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Inequality in appointment of new Supreme Court Justice

Following the appointment of Sir John Dyson to the Supreme Court, the Equal Justices Initiative (EJI) today expressed disappointment at the missed opportunity to appoint a second woman to the Court.

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Baroness Brenda Hale remains the only woman ever to have been appointed to the Supreme Court and its predecessor, the House of Lords.

The UK lags well behind other jurisdictions in achieving gender parity on its highest court.  Four of the nine members of the Supreme Court of Canada, three of the seven judges of the High Court of Australia and two of the nine justices of the US Supreme Court are women. The UK Supreme Court also lacks the racial, ethnic and sexual diversity of these other top courts.

Further, the practice in the UK of appointing to the Supreme Court only from among the current members of the Court of Appeal means that the pool of candidates considered eligible for future appointments is not only very small, but very homogeneous.  Only three women currently sit on the Court of Appeal. Moreover, the High Court bench which constitutes the candidate pool for the Court of Appeal also contains few women.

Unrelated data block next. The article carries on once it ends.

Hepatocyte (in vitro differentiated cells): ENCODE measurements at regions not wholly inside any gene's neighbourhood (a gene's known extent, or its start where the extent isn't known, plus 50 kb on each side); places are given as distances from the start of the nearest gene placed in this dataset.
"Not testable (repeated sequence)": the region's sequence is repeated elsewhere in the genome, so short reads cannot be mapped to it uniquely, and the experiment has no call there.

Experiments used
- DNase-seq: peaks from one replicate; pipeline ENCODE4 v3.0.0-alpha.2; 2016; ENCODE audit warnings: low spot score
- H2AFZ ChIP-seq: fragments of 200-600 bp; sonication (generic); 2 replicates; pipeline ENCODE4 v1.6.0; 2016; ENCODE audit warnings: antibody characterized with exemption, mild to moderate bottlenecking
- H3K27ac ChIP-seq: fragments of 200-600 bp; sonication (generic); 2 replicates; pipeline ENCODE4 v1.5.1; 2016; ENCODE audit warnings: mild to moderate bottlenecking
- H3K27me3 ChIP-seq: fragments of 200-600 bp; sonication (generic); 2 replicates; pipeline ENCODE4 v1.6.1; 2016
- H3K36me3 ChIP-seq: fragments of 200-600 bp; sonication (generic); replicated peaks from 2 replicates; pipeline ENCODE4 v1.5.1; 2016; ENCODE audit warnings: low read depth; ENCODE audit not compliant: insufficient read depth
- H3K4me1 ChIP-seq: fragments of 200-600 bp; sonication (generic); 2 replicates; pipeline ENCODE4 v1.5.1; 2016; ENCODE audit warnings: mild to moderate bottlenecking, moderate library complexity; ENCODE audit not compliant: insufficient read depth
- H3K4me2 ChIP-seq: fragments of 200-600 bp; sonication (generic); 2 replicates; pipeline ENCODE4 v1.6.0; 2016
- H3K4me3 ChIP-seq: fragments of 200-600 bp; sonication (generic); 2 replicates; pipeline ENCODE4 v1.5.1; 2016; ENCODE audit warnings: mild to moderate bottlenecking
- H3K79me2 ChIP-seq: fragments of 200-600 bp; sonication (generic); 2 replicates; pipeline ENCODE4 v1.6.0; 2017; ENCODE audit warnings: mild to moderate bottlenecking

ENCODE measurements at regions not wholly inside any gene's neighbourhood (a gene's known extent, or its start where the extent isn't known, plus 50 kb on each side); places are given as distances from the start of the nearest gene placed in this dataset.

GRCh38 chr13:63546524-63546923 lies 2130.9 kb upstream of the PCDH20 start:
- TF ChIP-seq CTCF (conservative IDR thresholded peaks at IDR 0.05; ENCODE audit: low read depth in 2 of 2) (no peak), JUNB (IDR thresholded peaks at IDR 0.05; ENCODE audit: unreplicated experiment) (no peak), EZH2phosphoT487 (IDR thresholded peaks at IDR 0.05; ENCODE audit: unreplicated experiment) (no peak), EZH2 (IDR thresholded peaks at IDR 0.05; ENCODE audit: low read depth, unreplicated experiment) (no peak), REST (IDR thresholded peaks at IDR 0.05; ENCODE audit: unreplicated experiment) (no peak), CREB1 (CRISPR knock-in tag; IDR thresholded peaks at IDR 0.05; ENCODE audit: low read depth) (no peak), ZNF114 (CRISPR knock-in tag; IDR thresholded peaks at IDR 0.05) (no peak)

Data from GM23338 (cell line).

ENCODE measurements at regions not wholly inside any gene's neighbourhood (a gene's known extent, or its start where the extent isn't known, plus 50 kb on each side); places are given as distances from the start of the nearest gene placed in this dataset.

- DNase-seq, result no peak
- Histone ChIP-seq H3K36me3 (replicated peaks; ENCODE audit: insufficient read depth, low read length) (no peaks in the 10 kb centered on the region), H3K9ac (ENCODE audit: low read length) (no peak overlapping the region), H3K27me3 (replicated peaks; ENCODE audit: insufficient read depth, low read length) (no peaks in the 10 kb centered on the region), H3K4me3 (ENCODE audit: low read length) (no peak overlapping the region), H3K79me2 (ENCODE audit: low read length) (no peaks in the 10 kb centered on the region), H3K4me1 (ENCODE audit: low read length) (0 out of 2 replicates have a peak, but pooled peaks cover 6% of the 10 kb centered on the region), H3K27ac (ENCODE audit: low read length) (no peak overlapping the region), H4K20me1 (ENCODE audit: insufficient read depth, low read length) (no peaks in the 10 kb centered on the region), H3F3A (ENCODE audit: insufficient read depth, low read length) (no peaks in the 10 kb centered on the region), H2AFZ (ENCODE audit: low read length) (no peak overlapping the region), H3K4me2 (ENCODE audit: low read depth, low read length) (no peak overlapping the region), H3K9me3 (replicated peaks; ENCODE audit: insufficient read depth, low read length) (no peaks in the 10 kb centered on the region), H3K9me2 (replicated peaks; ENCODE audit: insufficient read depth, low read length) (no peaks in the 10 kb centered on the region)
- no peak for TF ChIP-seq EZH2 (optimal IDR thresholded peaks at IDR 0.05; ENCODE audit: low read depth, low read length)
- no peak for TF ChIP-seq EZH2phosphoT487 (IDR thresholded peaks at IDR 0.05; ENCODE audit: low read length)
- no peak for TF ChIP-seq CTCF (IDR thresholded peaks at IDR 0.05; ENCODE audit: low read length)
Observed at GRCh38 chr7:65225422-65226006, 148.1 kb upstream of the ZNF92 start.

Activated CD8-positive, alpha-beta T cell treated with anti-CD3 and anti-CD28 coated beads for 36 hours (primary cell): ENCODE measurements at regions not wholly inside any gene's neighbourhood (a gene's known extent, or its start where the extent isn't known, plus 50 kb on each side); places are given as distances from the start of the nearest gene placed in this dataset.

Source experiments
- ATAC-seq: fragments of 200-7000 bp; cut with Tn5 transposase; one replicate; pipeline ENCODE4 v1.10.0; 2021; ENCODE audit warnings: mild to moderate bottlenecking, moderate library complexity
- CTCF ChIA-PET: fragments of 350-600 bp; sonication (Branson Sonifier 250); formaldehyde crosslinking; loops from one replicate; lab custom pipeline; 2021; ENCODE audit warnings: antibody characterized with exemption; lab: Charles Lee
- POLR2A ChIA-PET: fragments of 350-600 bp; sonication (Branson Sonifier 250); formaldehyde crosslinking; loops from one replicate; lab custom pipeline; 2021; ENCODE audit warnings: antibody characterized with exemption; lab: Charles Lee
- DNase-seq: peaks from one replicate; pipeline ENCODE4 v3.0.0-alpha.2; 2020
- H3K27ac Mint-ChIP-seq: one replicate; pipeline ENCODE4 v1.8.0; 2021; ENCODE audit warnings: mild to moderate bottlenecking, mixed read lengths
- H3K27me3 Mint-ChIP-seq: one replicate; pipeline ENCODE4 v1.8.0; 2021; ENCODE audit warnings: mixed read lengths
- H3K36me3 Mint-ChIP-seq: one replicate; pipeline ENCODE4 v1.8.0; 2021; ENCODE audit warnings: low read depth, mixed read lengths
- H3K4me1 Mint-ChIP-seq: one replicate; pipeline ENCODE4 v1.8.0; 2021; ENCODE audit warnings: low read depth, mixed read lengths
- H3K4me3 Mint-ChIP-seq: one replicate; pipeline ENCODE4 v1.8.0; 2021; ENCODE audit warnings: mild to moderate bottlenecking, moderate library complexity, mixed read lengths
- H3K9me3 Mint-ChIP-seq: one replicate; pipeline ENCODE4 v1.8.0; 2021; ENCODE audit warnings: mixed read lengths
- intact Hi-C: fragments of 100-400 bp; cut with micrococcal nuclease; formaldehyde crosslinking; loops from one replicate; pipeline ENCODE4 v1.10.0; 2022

“What kind of encouragement does this provide to younger women lawyers with aspirations to a judicial career?” asked EJI convenor, Kate Malleson, Professor of Law at Queen Mary, University of London.  “If the government is serious about judicial diversity, much more concerted measures are required, such as the adoption of targets, and appointment of qualified candidates directly from the legal profession and academia.”

The Equal Justices Initiative (EJI) was established in 2009 to promote the equal participation of men and women in the judiciary in England and Wales by 2015. The EJI serves as a forum for bringing together academics, practitioners, judges and policy-makers to work towards gender parity on the bench. For more information visit: